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Scrapping Dodd-Frank

Since its inception, the Dodd-Frank Wall Street Reform and Consumer Protection Act (Dodd-Frank Act) has faced heavy criticism.1 Passed as comprehensive legislative response to the financial crisis of 2008, the Dodd-Frank Act expanded regulations on financial institutions. Its repeal would cause a dramatic change in the landscape of financial regulation in the United States. The election of Donald Trump to the presidency, combined with a republican-controlled Congress, has drastically shortened the Dodd-Frank Act’s life expectancy.


House and Senate republicans argue that Dodd-Frank imposes a burden on financial institutions that hinder their ability to provide affordable financial products. Moreover, they argue that the Act falls flat in addressing the real issues behind the crisis, noting it was not the financial institutions behind the cause of the crisis—it was government overregulation.2


Dodd-Frank’s defenders have argued that the Act is a strong step in the right direction, filling in major regulatory gaps and vastly expanding the scope of consumer protection laws. In addition, supporters of the Dodd-Frank Act argue that it is a forward looking statute that focuses mitigating systemic risk through prudential regulation and prohibiting practices that threaten financial stability. These restrictions include prohibitions on proprietary trading by banks and heighted disclosure and oversight requirements for mortgage lenders and issuers of mortgage-backed securities. The Dodd-Frank Act also established the Financial Stability and Oversight Council (FSOC) and the Office of Financial Research (OFR) to monitor systemic risk, created a new regime for the orderly liquidation of insolvent financial institutions, and gave broad enforcement and rulemaking powers to the newly created Consumer Financial Protection Bureau (CFPB).


On the campaign trail, Donald Trump promised to “dismantle” the Dodd-Frank Act, a move he believes will help reinvigorate the U.S. economy.3 Provisions that fellow republicans find ripe for the chopping block include the Volcker Rule containing the prohibitions on proprietary trading and hedge fund ownership by banks, the CFPB, and the FSOC.4


The CFPB has received great criticism from republicans due to its status as an independent agency, which they argue creates a lack of accountability.5 However, those in support of the CFPB argue that the agency’s independence has allowed it be a powerful advocate for consumers, citing to the $10.1 billion in consumer relief the CFPB collected over five years of enforcement activity.6 One area of Dodd-Frank that has received bipartisan support is the capital holding requirements imposed on banks, which were incorporated in accordance with the international Basel III accord. In particular, many republicans are in favor of preserving the capital and liquidity buffers banks are required to maintain to guard against sudden financial shocks.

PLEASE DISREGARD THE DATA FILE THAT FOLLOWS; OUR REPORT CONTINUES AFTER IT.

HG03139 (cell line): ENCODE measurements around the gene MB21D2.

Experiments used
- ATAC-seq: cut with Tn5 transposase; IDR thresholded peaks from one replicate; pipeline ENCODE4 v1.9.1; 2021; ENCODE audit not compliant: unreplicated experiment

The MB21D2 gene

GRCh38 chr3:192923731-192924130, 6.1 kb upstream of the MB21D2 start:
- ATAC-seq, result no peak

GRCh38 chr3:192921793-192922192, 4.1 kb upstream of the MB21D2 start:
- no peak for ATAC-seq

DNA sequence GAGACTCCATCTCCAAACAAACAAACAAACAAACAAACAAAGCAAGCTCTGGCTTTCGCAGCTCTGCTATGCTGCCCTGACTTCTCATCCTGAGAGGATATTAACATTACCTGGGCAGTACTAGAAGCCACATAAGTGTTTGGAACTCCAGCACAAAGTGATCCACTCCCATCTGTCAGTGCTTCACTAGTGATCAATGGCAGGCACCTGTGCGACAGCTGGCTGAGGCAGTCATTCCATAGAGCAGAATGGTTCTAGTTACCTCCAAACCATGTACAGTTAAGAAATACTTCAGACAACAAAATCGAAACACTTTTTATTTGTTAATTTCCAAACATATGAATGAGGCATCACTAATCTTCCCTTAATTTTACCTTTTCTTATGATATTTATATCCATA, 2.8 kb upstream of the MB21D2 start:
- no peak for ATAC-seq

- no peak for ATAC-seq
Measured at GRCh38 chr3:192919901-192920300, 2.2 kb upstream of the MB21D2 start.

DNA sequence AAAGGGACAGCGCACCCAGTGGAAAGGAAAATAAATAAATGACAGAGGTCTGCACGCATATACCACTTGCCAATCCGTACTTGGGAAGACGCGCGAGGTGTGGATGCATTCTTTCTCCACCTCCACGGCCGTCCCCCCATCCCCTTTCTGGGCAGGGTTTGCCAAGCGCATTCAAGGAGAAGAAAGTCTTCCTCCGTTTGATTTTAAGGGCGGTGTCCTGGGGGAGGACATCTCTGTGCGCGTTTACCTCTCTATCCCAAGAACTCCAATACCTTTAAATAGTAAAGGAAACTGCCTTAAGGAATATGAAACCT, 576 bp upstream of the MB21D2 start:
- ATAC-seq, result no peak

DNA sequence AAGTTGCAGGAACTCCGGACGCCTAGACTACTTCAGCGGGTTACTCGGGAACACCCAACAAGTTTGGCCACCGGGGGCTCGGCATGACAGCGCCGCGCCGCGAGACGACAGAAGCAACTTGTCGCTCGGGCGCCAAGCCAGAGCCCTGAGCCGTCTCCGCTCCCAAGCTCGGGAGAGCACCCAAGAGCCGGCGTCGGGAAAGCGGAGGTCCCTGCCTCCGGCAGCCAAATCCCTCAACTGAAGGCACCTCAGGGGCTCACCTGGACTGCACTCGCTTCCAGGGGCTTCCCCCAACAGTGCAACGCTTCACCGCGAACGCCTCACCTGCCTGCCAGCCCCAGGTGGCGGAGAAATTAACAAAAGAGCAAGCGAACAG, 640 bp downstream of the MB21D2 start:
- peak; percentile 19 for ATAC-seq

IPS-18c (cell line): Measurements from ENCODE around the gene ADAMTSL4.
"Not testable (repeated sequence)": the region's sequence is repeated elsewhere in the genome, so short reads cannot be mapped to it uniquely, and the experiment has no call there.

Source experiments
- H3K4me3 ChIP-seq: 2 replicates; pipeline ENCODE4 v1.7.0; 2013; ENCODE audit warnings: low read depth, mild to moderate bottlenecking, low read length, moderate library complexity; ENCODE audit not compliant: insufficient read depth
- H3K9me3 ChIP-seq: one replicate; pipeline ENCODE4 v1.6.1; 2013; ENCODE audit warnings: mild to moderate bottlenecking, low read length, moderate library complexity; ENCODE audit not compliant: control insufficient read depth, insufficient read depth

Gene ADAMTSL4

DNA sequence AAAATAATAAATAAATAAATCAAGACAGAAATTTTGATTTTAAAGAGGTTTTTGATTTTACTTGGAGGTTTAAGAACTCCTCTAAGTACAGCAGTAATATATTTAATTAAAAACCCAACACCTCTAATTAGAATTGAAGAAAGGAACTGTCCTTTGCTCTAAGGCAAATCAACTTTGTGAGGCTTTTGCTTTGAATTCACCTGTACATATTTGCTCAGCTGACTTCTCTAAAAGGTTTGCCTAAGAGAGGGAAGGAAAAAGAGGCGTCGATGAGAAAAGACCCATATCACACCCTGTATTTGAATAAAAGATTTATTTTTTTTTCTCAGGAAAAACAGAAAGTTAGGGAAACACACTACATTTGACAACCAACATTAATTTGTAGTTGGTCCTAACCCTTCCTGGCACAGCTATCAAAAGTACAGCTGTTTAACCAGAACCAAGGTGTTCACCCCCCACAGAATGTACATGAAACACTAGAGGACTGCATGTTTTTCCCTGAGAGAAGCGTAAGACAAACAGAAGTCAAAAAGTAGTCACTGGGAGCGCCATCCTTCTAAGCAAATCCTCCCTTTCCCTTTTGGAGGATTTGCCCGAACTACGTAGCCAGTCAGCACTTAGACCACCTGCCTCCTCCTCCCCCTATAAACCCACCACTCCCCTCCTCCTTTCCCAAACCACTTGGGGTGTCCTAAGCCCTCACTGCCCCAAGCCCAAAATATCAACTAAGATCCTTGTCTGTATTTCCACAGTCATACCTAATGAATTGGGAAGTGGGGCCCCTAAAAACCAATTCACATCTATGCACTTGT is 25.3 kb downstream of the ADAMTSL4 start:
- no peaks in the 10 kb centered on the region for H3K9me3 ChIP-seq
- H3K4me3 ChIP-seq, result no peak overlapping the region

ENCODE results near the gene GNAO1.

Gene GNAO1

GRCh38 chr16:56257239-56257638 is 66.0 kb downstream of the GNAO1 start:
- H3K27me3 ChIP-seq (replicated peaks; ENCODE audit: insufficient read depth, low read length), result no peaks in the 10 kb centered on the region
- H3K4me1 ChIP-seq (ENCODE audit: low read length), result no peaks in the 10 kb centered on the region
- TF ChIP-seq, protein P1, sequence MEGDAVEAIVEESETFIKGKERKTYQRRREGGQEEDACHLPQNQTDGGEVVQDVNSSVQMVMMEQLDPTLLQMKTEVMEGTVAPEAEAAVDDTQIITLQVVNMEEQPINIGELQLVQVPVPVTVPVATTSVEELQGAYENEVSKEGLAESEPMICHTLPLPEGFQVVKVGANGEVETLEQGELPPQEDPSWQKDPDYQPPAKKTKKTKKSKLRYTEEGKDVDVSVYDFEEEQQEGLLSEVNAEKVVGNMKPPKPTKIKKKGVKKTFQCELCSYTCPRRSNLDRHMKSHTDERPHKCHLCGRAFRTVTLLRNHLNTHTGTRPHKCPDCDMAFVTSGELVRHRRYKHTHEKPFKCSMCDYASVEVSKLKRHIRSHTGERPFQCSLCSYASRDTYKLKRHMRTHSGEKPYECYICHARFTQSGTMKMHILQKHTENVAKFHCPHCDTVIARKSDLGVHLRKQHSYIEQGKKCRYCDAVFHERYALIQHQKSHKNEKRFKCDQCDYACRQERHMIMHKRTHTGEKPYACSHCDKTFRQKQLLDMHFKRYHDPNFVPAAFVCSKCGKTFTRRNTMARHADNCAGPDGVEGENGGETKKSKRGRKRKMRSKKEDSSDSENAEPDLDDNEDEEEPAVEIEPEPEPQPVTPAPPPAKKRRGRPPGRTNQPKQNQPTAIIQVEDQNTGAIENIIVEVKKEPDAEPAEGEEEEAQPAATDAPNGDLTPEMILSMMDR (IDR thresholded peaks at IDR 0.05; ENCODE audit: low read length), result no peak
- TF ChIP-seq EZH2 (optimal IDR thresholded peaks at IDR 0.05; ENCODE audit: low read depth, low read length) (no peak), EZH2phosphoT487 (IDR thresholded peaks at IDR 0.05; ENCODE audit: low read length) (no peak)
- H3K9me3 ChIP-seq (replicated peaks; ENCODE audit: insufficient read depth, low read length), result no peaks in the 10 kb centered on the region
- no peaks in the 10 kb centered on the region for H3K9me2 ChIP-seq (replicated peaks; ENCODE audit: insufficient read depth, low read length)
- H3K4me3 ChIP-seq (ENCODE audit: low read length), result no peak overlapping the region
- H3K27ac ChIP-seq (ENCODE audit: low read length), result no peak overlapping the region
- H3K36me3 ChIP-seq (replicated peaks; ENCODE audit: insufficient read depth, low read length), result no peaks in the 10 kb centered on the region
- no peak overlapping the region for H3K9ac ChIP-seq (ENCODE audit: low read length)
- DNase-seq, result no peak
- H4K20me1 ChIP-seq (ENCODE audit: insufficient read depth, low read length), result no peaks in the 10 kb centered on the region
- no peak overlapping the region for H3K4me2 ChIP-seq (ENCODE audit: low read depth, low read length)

While on the campaign trail Trump met with House Financial Services Committee Chairman Jeb Hensarling to discuss future steps toward deregulation. Hensarling has proposed a bank leverage ratio that exceeds the current standard, but which rewards compliant institutions by providing lighter-touch regulation on banks exceeding the ratio7


President Donald Trump’s first few weeks in office have confirmed that he intends to keep his campaign promises. On February 3, Trump met with Wall Street executives to gain insight on the regulatory impact Dodd-Frank has had on the financial sector. Later that afternoon, Trump issued an executive order aimed at restructuring the Dodd-Frank Act to promote competition and economic growth.8 In a separate action, Trump signed a memorandum directing the Department of Labor to review the Obama administration’s rule imposing a fiduciary duty on investment brokers who manage retirement accounts.


It is unclear whether the Dodd-Frank Act will be repealed as a whole, or whether certain provisions will be left intact. It is even less clear what effect this may have on the economy. Some see Trump’s public criticism of Dodd-Frank as a looming threat that another wave of deregulation—what many believe to be the source of the 2008 crisis—will cause another similar crisis to occur.9 Regardless, it appears that deregulation of financial institutions will be the new trend for at least the next four years.

  1. Dodd-Frank Act, Pub. L. No. 111-203 (2010). 

  2. Mike Konczal, Did Regulation Cause the Financial Crisis?, The Atlantic (Sep. 21, 2009), 

  3. Marilyn Geewax, Trump Team Promises To ‘Dismantle’ Dodd-Frank Bank Regulations, NPR (Nov. 10, 2016, 4:48 PM), 

  4. Laurence Arnold and Jesse Westbrook, What Trump Might Mean for Wall Street Reform Law: QuickTake Q&A, BLOOMBERG (Nov. 11, 2016, 7:55 AM),

  5. Id. 

  6. Robert Harrow, Reasons Why Donald Trump Should and Shouldn’t Dismantle Dodd-Frank, FORBES, (Nov. 17, 2016, 9:38 AM),

  7. Jesse Westbrook, Super-Capitalized Banks Free From Rules in Republican’s Plan, BLOOMBERG, (June 7, 2016, 3:24 PM), 

  8. Ben Protess & Julie Hirscfeld Davis, Trump Moves to Roll Back Obama-Era Financial Regulations, N.Y. TIMES (Feb. 3, 2017), 

  9. Michael S. Barr, Trump’s Dismantling of Dodd-Frank Would be 2008 All Over Again, FORTUNE (Dec. 8, 2016, 4:38 PM),